by B.B. Pelletier

Today, I’m going to share with you what happens when things don’t work out as planned. You know, all my days aren’t sunshine and bluebirds. I had fully intended to do part 4 of the Benjamin Katana test for you today. So yesterday I went over to the AirForce factory, where I can shoot long ranges undisturbed. I set up my MTM shooting bench and proceeded to finish the 50-yard accuracy test–or so I thought.

At first, I couldn’t get either the Gamo TS-22 pellets or the Crosman Premiers to group at 50 yards. In fact, I couldn’t even keep them on paper! You may recall from the last test that those were the two pellets I said I was going to test for you in the Katana before finishing the report.

I dragged the target in to just 20 yards to see where the rifle was shooting. Lo and behold, I then shot a 7-inch three-shot group with Premiers at 20 yards! End of shooting. End of test. End of good day.

Had this been the first time out with the Katana, I might have thought the rifle was lousy, but this is the same airgun that put 10 Beeman Kodiaks into a group less than six-tenths of an inch in size at 50 yards just last week. Something was wrong, and it probably wasn’t the rifle.

Just to be sure, I removed the small, decorative muzzlebrake from the rifle’s barrel, though it showed no signs of touching the pellets after they left the muzzle.

I then checked the scope and found that it was tight in the rings, which were tight on the rifle.


This is the same scope that caused me to walk away from the Norica Massimo test a couple weeks ago after I got lousy groups with a scope. You may remember that my open-sight groups with that rifle were MUCH better than after I scoped it.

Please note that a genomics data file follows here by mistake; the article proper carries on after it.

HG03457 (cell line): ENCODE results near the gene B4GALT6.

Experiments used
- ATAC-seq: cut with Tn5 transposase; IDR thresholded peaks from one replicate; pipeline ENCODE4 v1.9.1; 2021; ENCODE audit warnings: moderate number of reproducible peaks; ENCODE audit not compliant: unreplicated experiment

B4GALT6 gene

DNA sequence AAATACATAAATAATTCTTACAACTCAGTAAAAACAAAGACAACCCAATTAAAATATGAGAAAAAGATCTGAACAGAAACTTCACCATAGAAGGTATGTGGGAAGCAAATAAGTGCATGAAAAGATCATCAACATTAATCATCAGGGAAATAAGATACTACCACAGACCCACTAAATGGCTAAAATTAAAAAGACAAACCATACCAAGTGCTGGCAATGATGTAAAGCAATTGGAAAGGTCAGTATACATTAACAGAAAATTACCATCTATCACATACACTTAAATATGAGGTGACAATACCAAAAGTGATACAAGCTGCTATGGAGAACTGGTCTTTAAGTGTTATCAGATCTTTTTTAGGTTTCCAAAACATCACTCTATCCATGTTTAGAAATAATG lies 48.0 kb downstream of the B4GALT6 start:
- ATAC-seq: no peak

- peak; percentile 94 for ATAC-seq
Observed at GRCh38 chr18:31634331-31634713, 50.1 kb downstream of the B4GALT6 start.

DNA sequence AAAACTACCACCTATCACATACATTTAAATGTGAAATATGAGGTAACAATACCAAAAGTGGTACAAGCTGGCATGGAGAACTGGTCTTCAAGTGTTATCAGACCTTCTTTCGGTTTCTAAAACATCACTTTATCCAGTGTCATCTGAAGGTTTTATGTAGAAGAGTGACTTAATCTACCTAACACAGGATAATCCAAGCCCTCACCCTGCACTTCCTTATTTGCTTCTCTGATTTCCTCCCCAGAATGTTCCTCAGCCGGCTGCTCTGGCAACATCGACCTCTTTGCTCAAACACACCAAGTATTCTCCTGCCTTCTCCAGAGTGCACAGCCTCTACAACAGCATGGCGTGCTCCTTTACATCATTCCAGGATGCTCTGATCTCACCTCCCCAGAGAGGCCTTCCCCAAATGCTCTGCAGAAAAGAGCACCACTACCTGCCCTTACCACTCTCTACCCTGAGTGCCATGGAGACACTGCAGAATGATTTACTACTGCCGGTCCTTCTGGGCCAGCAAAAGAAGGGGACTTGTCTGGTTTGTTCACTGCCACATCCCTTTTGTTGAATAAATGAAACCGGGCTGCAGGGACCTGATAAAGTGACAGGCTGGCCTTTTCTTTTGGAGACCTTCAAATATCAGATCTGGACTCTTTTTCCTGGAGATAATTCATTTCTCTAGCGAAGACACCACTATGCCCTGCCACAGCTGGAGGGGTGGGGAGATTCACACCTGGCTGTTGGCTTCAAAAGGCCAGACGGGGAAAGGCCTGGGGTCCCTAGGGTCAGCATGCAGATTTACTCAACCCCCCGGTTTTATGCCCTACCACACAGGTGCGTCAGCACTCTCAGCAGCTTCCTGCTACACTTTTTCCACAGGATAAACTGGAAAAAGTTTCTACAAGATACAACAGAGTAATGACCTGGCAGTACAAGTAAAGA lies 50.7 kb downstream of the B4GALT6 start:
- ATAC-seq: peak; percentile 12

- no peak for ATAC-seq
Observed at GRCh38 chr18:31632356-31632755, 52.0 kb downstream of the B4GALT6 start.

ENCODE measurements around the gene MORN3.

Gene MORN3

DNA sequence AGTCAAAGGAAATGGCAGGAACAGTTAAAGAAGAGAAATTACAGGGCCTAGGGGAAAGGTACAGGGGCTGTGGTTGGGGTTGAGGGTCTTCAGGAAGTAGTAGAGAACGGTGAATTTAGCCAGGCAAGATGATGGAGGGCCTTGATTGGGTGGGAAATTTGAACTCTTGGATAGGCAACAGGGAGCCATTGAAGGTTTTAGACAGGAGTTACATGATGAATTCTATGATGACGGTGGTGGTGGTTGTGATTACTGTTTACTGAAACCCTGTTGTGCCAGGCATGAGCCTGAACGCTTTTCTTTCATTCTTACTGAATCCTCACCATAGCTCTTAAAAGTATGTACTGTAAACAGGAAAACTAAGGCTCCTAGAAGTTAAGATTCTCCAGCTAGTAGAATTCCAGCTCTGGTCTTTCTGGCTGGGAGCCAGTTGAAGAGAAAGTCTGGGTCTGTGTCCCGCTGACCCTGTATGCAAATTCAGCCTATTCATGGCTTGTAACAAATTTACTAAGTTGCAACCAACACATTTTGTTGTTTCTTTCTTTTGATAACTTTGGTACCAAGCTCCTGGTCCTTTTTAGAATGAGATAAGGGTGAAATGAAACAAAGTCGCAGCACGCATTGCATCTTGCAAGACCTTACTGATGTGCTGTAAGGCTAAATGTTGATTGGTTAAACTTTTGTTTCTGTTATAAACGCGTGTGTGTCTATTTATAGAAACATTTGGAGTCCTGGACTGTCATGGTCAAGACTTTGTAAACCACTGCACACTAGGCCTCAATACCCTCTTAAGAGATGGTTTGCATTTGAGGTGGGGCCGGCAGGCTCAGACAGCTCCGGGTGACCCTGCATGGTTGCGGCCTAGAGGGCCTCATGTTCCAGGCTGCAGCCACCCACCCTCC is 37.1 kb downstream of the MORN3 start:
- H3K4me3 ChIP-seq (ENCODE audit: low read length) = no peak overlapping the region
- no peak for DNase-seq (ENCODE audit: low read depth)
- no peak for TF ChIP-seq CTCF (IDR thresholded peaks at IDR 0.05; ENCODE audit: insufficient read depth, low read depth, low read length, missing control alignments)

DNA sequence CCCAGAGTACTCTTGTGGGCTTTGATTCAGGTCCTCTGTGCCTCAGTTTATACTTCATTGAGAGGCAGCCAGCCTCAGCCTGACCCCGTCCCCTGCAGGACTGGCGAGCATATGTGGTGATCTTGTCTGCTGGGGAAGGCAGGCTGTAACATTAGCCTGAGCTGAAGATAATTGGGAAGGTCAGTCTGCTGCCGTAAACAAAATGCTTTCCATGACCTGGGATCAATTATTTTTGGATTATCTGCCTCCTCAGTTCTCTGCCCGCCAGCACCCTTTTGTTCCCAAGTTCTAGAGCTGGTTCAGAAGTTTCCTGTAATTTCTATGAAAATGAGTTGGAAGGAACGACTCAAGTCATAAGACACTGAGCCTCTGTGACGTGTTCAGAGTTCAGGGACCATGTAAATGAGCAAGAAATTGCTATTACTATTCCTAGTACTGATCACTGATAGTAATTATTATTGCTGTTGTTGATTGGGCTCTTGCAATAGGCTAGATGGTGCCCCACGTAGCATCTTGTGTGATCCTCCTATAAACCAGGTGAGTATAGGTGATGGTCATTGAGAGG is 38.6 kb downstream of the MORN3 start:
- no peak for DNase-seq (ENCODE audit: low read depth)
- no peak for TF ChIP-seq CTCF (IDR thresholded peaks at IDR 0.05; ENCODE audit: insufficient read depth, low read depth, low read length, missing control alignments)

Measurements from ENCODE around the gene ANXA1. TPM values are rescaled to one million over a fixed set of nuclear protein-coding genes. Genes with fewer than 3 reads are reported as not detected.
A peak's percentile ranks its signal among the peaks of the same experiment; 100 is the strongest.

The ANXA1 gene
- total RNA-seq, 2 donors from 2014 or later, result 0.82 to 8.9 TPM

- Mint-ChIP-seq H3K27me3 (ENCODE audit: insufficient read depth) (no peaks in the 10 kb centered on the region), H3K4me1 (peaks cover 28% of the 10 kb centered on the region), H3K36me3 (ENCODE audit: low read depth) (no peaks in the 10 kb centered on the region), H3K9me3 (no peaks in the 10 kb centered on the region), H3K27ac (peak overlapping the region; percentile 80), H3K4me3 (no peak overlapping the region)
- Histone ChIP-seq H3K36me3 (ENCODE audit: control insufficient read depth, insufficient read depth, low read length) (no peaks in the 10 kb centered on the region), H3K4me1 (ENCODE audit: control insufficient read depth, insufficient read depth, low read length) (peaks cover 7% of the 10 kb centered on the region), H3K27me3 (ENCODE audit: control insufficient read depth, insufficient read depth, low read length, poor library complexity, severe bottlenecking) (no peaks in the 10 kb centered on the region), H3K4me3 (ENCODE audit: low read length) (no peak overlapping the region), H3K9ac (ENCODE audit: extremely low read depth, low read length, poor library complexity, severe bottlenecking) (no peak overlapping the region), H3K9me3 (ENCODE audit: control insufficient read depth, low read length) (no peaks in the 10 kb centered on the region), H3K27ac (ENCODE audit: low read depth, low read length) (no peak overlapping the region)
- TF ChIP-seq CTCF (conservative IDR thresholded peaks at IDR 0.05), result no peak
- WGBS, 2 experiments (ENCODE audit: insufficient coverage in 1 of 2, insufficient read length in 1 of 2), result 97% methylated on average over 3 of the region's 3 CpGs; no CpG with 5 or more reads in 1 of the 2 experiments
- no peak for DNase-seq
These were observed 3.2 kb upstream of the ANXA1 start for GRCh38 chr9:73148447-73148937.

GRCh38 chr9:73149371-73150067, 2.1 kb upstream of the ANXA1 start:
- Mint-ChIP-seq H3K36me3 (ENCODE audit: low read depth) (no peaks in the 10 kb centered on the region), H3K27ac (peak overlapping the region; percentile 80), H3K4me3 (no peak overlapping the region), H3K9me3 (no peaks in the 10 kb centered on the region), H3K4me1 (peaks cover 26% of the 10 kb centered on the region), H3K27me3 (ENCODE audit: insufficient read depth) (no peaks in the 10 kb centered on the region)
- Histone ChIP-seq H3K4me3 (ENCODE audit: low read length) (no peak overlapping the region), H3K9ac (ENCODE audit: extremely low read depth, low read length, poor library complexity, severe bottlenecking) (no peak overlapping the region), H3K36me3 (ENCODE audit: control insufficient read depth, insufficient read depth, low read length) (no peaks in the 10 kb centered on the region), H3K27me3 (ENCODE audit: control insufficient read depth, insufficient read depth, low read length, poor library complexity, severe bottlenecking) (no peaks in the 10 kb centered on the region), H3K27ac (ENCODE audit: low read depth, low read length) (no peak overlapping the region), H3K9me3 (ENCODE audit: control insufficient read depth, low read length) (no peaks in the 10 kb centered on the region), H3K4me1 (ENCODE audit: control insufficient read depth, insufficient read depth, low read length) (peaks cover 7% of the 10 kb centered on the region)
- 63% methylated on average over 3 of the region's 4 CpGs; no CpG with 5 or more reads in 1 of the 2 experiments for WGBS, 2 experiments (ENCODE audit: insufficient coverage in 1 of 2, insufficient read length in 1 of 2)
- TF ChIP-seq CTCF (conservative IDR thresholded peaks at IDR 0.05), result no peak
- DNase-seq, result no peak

So what?
Here’s what I want to get across in today’s report. Sometimes stuff happens, and you have to deal with it. With me doing accuracy testing on a lot of airguns and then publishing the results, the worst thing that can happen is for me to get a scope that cannot hold its zero. It doesn’t happen often, but I think it may have happened this time.

I don’t care about the scope, but I absolutely cannot be doubting my test equipment. Too much rides on the outcome.

And this is where learning takes place
I’ve never claimed to be an airgun guru. My claim is that I’m an average guy who shoots a lot; and, through years of experience, I’ve observed some things that seem to work for me. One of those things is that simple scopes are usually tougher and more reliable than complex scopes.

So, after suffering the loss of a full day at the range, like I did yesterday, I want to make certain that the next trip to the range is not wasted. Simple works better for me, so I will scope the Katana with a dead-simple scope for the return trip. The complex scope that I think may have failed will be set aside until I know the results of the next accuracy test. If the rifle works as I believe it will (i.e., it’s accurate at 50 yards), the other scope will be tossed and the accuracy test will be written.

Then, I’ll scope the Massimo with the same trusted scope and re-run that test for you.

More so what?
For those who keep score and “just HAVE to know,” the scope that MAY have failed is an AGS 8-32X56. It’s a nice-looking scope, but I cannot remember when or where I got it. It’s not a brand that Pyramyd Air carries, so either it came on a gun I was testing or I got it in a trade.

For the record, I have also broken Leapers, Beeman, RWS, Burris, Bushnell, Tasco and other scopes over the years. So, this isn’t a bad reflection on AGS, if it turns out that the scope is broken. It happens.

I’m going to also take a spare scope along to the next test. Regardless of the obstacles in the way, the Katana is going to be shot with a good scope, and I’ll finish my report. And that’s how I make lemonade. 8KAABSC48DEE